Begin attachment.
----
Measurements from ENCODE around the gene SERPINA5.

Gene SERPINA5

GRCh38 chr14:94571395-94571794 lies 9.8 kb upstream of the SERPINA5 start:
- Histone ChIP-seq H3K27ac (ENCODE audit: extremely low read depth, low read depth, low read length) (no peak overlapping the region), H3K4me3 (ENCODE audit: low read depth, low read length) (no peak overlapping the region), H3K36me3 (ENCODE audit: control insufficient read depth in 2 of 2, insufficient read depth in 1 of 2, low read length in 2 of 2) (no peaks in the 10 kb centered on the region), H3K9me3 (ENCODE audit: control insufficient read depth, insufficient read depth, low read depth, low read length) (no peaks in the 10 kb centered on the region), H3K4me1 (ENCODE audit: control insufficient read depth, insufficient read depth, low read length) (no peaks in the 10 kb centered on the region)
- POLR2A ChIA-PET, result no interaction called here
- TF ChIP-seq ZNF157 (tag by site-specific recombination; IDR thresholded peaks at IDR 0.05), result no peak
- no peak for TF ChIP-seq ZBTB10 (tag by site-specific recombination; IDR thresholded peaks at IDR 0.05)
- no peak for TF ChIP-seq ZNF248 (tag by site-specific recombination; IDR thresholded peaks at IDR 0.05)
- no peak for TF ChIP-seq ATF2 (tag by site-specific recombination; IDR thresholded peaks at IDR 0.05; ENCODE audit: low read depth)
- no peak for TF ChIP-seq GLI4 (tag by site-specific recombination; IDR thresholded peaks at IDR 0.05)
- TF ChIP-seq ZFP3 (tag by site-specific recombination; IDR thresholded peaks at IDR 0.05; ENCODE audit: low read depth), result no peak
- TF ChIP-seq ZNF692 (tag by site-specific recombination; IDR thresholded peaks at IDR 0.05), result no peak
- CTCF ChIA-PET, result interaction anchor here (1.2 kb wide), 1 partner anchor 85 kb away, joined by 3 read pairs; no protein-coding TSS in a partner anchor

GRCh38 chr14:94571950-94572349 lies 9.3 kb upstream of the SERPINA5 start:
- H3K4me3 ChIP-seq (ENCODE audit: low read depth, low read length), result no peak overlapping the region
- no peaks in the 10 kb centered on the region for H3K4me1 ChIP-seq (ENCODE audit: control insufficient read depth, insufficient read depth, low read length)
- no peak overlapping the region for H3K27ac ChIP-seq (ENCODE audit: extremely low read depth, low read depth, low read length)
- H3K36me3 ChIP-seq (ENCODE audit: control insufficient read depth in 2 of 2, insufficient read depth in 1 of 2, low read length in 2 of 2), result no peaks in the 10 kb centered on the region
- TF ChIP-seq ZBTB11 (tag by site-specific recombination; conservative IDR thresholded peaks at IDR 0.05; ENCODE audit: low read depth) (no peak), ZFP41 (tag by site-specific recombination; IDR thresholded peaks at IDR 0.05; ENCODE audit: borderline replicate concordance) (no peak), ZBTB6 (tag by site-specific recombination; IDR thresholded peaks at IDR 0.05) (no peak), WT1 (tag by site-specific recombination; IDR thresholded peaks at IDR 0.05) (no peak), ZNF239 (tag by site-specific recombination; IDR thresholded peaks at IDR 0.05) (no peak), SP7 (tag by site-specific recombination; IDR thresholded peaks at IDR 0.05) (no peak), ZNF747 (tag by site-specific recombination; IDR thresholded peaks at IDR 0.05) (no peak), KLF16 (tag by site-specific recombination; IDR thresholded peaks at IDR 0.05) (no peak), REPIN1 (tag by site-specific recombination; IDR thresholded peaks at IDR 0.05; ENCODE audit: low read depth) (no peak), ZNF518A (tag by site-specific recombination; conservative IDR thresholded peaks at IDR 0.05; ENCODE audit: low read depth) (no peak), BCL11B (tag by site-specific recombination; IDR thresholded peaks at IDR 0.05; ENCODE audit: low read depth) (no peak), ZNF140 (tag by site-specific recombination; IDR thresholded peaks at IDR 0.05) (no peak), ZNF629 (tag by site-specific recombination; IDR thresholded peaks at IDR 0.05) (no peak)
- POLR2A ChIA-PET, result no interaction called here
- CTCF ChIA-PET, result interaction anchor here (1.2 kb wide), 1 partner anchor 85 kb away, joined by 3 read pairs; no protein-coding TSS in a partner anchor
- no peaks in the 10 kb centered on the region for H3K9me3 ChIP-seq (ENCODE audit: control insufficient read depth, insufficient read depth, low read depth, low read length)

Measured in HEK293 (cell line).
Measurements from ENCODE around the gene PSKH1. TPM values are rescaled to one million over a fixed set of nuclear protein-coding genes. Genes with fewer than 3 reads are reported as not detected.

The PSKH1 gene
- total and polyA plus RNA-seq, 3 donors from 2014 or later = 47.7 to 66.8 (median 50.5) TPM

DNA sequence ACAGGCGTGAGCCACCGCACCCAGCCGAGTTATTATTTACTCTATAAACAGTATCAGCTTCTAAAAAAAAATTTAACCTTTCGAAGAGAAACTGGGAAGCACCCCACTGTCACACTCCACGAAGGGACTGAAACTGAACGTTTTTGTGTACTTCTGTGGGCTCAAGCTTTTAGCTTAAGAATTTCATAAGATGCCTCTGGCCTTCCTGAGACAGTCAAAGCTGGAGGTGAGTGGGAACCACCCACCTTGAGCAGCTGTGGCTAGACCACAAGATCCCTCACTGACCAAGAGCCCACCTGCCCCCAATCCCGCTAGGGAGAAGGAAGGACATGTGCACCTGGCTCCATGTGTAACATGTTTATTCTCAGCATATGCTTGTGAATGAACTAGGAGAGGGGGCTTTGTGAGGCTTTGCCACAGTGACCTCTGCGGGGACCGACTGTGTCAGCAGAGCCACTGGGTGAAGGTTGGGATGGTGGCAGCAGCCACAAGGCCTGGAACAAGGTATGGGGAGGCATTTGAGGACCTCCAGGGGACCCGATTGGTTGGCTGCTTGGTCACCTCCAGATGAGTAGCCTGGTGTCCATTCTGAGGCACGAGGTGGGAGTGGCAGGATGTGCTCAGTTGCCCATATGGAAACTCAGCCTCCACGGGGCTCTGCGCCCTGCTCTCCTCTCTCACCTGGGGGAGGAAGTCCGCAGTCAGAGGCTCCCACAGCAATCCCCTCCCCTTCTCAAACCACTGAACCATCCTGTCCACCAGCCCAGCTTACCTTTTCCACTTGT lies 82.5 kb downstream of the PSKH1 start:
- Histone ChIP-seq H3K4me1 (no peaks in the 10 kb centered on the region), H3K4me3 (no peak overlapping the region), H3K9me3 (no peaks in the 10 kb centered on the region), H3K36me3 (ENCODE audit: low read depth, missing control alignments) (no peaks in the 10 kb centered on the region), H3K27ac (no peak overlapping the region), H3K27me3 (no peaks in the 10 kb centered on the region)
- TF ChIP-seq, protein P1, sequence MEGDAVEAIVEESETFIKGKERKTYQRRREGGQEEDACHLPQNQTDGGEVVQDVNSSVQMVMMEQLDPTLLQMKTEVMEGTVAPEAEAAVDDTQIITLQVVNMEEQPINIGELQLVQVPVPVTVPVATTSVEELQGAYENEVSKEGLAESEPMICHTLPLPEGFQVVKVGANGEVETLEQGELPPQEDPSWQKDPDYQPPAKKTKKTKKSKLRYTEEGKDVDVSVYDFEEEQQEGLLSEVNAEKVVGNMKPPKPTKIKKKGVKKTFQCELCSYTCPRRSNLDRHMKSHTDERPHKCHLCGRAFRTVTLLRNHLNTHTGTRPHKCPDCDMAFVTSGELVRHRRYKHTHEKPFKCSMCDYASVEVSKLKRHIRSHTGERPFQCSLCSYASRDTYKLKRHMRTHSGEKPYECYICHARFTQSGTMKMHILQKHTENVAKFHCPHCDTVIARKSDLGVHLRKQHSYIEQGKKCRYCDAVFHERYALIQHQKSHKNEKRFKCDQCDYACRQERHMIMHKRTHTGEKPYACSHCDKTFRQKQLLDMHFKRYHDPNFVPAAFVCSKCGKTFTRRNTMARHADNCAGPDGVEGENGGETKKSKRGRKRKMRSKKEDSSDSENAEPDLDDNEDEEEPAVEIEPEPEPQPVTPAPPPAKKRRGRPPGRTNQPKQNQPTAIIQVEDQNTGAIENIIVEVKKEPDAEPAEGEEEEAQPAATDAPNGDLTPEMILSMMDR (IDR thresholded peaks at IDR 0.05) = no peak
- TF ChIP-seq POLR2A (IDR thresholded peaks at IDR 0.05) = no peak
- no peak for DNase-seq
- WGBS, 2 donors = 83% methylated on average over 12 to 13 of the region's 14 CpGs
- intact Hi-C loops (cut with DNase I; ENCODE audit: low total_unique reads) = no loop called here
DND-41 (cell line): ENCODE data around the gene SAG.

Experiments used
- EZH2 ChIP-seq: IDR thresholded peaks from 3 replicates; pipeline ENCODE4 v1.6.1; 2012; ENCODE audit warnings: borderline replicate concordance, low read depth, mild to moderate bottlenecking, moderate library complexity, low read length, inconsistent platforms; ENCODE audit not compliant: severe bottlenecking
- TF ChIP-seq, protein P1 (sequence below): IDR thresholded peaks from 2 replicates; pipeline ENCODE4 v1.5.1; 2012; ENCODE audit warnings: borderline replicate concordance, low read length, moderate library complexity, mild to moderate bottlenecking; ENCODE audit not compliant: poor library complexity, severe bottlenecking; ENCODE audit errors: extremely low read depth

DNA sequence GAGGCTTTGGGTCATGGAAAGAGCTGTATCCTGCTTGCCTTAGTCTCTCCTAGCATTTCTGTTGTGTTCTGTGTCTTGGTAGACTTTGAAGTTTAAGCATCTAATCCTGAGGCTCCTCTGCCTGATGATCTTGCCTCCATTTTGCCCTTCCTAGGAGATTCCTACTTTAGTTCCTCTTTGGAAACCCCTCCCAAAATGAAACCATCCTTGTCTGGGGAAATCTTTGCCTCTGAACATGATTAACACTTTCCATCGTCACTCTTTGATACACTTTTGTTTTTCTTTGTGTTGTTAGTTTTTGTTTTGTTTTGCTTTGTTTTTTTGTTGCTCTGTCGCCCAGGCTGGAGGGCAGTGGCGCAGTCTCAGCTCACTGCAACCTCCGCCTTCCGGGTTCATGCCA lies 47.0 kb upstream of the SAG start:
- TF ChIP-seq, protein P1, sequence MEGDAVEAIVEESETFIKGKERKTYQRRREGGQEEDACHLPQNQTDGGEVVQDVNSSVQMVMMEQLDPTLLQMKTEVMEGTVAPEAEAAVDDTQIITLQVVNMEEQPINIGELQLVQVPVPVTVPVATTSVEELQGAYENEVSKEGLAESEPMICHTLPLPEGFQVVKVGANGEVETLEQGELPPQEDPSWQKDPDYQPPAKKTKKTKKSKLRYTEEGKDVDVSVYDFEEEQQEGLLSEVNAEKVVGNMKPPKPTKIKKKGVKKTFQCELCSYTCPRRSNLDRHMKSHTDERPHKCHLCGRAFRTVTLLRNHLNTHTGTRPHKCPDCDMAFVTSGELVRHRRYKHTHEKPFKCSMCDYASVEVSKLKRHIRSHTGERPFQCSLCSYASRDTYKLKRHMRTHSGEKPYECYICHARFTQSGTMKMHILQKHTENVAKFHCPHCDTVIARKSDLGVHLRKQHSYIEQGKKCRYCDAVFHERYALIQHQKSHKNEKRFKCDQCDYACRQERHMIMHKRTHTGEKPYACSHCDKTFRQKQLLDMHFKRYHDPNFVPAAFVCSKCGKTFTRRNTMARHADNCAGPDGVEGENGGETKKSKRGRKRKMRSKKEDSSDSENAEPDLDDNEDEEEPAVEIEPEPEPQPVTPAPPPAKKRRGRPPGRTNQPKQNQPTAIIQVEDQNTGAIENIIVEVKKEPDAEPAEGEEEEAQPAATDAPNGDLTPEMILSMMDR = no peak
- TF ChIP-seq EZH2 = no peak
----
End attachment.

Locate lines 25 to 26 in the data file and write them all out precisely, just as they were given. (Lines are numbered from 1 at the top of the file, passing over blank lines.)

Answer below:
The PSKH1 gene
- total and polyA plus RNA-seq, 3 donors from 2014 or later = 47.7 to 66.8 (median 50.5) TPM